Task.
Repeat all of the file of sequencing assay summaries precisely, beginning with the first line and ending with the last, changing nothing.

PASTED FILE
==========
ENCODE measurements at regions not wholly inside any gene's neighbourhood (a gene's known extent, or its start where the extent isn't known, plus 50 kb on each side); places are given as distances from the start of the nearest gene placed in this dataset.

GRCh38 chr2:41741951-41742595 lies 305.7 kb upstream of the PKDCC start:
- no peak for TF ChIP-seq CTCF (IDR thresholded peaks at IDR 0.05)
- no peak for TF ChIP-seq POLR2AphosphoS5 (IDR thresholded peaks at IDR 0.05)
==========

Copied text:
ENCODE measurements at regions not wholly inside any gene's neighbourhood (a gene's known extent, or its start where the extent isn't known, plus 50 kb on each side); places are given as distances from the start of the nearest gene placed in this dataset.

GRCh38 chr2:41741951-41742595 lies 305.7 kb upstream of the PKDCC start:
- no peak for TF ChIP-seq CTCF (IDR thresholded peaks at IDR 0.05)
- no peak for TF ChIP-seq POLR2AphosphoS5 (IDR thresholded peaks at IDR 0.05)